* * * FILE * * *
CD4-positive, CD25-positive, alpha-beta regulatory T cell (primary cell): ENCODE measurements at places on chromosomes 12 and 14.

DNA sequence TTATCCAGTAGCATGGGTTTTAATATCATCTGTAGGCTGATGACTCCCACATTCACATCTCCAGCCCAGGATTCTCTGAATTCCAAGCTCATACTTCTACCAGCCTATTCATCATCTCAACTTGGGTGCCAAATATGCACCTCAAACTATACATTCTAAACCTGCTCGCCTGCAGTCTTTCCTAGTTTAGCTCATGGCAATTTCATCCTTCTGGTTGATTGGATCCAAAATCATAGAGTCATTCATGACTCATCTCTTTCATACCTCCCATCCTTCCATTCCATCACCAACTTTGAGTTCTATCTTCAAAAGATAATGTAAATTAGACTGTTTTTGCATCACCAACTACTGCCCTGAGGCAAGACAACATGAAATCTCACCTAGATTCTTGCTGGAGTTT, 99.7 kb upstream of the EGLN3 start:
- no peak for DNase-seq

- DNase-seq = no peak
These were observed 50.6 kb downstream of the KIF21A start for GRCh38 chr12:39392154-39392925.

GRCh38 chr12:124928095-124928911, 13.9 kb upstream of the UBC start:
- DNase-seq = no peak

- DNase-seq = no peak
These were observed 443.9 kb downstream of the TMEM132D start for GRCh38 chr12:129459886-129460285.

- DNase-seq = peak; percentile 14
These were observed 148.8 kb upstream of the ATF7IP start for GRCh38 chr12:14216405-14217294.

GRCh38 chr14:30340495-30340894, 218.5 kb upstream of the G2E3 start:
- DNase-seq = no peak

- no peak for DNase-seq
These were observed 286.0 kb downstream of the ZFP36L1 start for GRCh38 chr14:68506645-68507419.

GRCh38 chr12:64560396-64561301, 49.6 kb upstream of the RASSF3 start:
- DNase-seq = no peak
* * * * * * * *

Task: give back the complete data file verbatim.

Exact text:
CD4-positive, CD25-positive, alpha-beta regulatory T cell (primary cell): ENCODE measurements at places on chromosomes 12 and 14.

DNA sequence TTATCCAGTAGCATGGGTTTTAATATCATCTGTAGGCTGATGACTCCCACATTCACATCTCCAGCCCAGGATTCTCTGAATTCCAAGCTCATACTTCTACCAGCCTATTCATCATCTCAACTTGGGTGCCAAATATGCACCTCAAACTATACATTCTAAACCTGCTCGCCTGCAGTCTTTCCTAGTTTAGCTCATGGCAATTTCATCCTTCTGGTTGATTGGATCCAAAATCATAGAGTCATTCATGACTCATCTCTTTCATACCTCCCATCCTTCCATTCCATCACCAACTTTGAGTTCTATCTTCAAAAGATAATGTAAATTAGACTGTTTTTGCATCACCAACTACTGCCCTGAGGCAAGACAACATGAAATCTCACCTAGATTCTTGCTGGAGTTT, 99.7 kb upstream of the EGLN3 start:
- no peak for DNase-seq

- DNase-seq = no peak
These were observed 50.6 kb downstream of the KIF21A start for GRCh38 chr12:39392154-39392925.

GRCh38 chr12:124928095-124928911, 13.9 kb upstream of the UBC start:
- DNase-seq = no peak

- DNase-seq = no peak
These were observed 443.9 kb downstream of the TMEM132D start for GRCh38 chr12:129459886-129460285.

- DNase-seq = peak; percentile 14
These were observed 148.8 kb upstream of the ATF7IP start for GRCh38 chr12:14216405-14217294.

GRCh38 chr14:30340495-30340894, 218.5 kb upstream of the G2E3 start:
- DNase-seq = no peak

- no peak for DNase-seq
These were observed 286.0 kb downstream of the ZFP36L1 start for GRCh38 chr14:68506645-68507419.

GRCh38 chr12:64560396-64561301, 49.6 kb upstream of the RASSF3 start:
- DNase-seq = no peak